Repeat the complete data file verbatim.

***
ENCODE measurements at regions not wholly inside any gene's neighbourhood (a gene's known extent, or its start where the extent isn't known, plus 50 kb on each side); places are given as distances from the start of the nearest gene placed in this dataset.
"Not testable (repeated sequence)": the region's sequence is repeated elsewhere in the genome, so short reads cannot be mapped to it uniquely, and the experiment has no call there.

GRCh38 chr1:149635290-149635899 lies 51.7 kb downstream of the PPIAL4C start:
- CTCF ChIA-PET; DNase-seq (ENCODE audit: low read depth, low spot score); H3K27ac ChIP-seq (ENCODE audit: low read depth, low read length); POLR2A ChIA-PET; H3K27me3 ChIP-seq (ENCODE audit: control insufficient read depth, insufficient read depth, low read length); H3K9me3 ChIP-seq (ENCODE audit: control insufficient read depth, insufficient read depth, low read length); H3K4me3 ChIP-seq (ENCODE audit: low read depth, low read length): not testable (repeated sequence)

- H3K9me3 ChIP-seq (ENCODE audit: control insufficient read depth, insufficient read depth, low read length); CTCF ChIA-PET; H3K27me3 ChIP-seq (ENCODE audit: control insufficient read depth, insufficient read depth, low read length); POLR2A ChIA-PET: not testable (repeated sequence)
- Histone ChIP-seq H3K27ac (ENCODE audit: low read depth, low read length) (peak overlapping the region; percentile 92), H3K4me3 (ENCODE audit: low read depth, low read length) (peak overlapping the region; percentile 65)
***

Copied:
ENCODE measurements at regions not wholly inside any gene's neighbourhood (a gene's known extent, or its start where the extent isn't known, plus 50 kb on each side); places are given as distances from the start of the nearest gene placed in this dataset.
"Not testable (repeated sequence)": the region's sequence is repeated elsewhere in the genome, so short reads cannot be mapped to it uniquely, and the experiment has no call there.

GRCh38 chr1:149635290-149635899 lies 51.7 kb downstream of the PPIAL4C start:
- CTCF ChIA-PET; DNase-seq (ENCODE audit: low read depth, low spot score); H3K27ac ChIP-seq (ENCODE audit: low read depth, low read length); POLR2A ChIA-PET; H3K27me3 ChIP-seq (ENCODE audit: control insufficient read depth, insufficient read depth, low read length); H3K9me3 ChIP-seq (ENCODE audit: control insufficient read depth, insufficient read depth, low read length); H3K4me3 ChIP-seq (ENCODE audit: low read depth, low read length): not testable (repeated sequence)

- H3K9me3 ChIP-seq (ENCODE audit: control insufficient read depth, insufficient read depth, low read length); CTCF ChIA-PET; H3K27me3 ChIP-seq (ENCODE audit: control insufficient read depth, insufficient read depth, low read length); POLR2A ChIA-PET: not testable (repeated sequence)
- Histone ChIP-seq H3K27ac (ENCODE audit: low read depth, low read length) (peak overlapping the region; percentile 92), H3K4me3 (ENCODE audit: low read depth, low read length) (peak overlapping the region; percentile 65)